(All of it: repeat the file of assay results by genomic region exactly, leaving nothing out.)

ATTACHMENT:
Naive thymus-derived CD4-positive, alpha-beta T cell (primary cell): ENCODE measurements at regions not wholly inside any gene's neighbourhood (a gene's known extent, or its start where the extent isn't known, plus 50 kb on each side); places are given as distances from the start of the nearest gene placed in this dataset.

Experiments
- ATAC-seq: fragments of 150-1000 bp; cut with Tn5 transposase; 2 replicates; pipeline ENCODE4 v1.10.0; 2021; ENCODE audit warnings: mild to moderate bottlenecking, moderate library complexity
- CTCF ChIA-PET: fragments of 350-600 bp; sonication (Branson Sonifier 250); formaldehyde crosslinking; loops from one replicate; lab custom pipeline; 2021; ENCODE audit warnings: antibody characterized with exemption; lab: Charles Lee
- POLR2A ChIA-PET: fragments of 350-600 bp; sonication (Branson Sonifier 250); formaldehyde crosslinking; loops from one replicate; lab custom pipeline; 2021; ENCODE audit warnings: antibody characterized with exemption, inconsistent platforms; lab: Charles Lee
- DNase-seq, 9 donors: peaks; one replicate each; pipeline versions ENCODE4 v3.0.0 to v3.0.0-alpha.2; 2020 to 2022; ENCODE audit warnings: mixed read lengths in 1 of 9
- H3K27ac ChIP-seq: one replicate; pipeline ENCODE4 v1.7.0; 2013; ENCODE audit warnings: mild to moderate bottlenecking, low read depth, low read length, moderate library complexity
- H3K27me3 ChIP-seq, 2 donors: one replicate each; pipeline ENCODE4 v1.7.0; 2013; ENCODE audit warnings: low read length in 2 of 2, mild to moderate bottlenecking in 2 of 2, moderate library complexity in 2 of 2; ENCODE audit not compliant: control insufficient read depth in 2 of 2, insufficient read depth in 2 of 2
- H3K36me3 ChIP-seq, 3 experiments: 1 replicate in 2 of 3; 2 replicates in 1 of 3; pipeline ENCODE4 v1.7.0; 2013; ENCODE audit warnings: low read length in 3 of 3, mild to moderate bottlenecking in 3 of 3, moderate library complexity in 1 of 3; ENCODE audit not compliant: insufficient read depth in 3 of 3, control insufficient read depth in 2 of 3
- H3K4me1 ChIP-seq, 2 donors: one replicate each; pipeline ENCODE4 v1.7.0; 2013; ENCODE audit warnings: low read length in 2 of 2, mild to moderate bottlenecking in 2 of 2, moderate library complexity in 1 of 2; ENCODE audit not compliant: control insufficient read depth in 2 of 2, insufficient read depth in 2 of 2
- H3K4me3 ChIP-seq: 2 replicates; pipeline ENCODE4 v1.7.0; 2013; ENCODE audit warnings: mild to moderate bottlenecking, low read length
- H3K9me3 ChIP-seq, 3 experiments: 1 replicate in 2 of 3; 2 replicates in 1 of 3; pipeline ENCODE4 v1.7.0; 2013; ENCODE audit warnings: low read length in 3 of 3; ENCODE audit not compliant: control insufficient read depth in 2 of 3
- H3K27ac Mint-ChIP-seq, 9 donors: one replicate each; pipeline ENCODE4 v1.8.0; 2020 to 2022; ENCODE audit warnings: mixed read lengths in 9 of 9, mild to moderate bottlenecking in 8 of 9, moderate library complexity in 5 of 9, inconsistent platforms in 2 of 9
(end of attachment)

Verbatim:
Naive thymus-derived CD4-positive, alpha-beta T cell (primary cell): ENCODE measurements at regions not wholly inside any gene's neighbourhood (a gene's known extent, or its start where the extent isn't known, plus 50 kb on each side); places are given as distances from the start of the nearest gene placed in this dataset.

Experiments
- ATAC-seq: fragments of 150-1000 bp; cut with Tn5 transposase; 2 replicates; pipeline ENCODE4 v1.10.0; 2021; ENCODE audit warnings: mild to moderate bottlenecking, moderate library complexity
- CTCF ChIA-PET: fragments of 350-600 bp; sonication (Branson Sonifier 250); formaldehyde crosslinking; loops from one replicate; lab custom pipeline; 2021; ENCODE audit warnings: antibody characterized with exemption; lab: Charles Lee
- POLR2A ChIA-PET: fragments of 350-600 bp; sonication (Branson Sonifier 250); formaldehyde crosslinking; loops from one replicate; lab custom pipeline; 2021; ENCODE audit warnings: antibody characterized with exemption, inconsistent platforms; lab: Charles Lee
- DNase-seq, 9 donors: peaks; one replicate each; pipeline versions ENCODE4 v3.0.0 to v3.0.0-alpha.2; 2020 to 2022; ENCODE audit warnings: mixed read lengths in 1 of 9
- H3K27ac ChIP-seq: one replicate; pipeline ENCODE4 v1.7.0; 2013; ENCODE audit warnings: mild to moderate bottlenecking, low read depth, low read length, moderate library complexity
- H3K27me3 ChIP-seq, 2 donors: one replicate each; pipeline ENCODE4 v1.7.0; 2013; ENCODE audit warnings: low read length in 2 of 2, mild to moderate bottlenecking in 2 of 2, moderate library complexity in 2 of 2; ENCODE audit not compliant: control insufficient read depth in 2 of 2, insufficient read depth in 2 of 2
- H3K36me3 ChIP-seq, 3 experiments: 1 replicate in 2 of 3; 2 replicates in 1 of 3; pipeline ENCODE4 v1.7.0; 2013; ENCODE audit warnings: low read length in 3 of 3, mild to moderate bottlenecking in 3 of 3, moderate library complexity in 1 of 3; ENCODE audit not compliant: insufficient read depth in 3 of 3, control insufficient read depth in 2 of 3
- H3K4me1 ChIP-seq, 2 donors: one replicate each; pipeline ENCODE4 v1.7.0; 2013; ENCODE audit warnings: low read length in 2 of 2, mild to moderate bottlenecking in 2 of 2, moderate library complexity in 1 of 2; ENCODE audit not compliant: control insufficient read depth in 2 of 2, insufficient read depth in 2 of 2
- H3K4me3 ChIP-seq: 2 replicates; pipeline ENCODE4 v1.7.0; 2013; ENCODE audit warnings: mild to moderate bottlenecking, low read length
- H3K9me3 ChIP-seq, 3 experiments: 1 replicate in 2 of 3; 2 replicates in 1 of 3; pipeline ENCODE4 v1.7.0; 2013; ENCODE audit warnings: low read length in 3 of 3; ENCODE audit not compliant: control insufficient read depth in 2 of 3
- H3K27ac Mint-ChIP-seq, 9 donors: one replicate each; pipeline ENCODE4 v1.8.0; 2020 to 2022; ENCODE audit warnings: mixed read lengths in 9 of 9, mild to moderate bottlenecking in 8 of 9, moderate library complexity in 5 of 9, inconsistent platforms in 2 of 9